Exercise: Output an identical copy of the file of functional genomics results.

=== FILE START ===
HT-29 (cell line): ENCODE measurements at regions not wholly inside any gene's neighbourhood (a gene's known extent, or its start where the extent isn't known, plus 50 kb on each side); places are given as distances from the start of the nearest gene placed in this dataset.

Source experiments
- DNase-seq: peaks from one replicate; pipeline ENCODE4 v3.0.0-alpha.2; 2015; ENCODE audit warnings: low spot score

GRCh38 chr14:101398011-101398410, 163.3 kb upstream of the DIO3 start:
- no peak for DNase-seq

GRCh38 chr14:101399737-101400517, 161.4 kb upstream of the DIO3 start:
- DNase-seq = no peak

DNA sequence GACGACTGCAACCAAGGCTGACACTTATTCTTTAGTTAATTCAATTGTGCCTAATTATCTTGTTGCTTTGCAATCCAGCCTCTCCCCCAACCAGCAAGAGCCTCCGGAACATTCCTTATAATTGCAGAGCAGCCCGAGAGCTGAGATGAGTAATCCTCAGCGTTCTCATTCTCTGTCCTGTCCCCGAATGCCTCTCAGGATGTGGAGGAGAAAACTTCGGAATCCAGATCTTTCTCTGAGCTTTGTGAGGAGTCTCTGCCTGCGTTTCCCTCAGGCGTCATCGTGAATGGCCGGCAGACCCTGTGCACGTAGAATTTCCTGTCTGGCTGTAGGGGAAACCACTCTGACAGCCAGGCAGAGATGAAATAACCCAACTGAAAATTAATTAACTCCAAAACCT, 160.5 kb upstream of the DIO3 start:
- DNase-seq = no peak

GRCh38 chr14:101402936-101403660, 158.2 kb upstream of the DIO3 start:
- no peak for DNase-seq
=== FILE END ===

HT-29 (cell line): ENCODE measurements at regions not wholly inside any gene's neighbourhood (a gene's known extent, or its start where the extent isn't known, plus 50 kb on each side); places are given as distances from the start of the nearest gene placed in this dataset.

Source experiments
- DNase-seq: peaks from one replicate; pipeline ENCODE4 v3.0.0-alpha.2; 2015; ENCODE audit warnings: low spot score

GRCh38 chr14:101398011-101398410, 163.3 kb upstream of the DIO3 start:
- no peak for DNase-seq

GRCh38 chr14:101399737-101400517, 161.4 kb upstream of the DIO3 start:
- DNase-seq = no peak

DNA sequence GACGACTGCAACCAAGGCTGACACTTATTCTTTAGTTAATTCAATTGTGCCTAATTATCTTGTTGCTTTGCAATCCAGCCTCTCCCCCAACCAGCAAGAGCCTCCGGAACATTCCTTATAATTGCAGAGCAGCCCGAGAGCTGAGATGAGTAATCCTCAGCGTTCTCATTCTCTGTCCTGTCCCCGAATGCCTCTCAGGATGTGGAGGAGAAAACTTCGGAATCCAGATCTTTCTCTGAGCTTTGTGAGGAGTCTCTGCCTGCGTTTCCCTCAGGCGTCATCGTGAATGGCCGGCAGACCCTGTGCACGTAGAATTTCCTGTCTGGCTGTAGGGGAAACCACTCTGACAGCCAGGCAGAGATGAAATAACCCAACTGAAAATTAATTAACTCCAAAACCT, 160.5 kb upstream of the DIO3 start:
- DNase-seq = no peak

GRCh38 chr14:101402936-101403660, 158.2 kb upstream of the DIO3 start:
- no peak for DNase-seq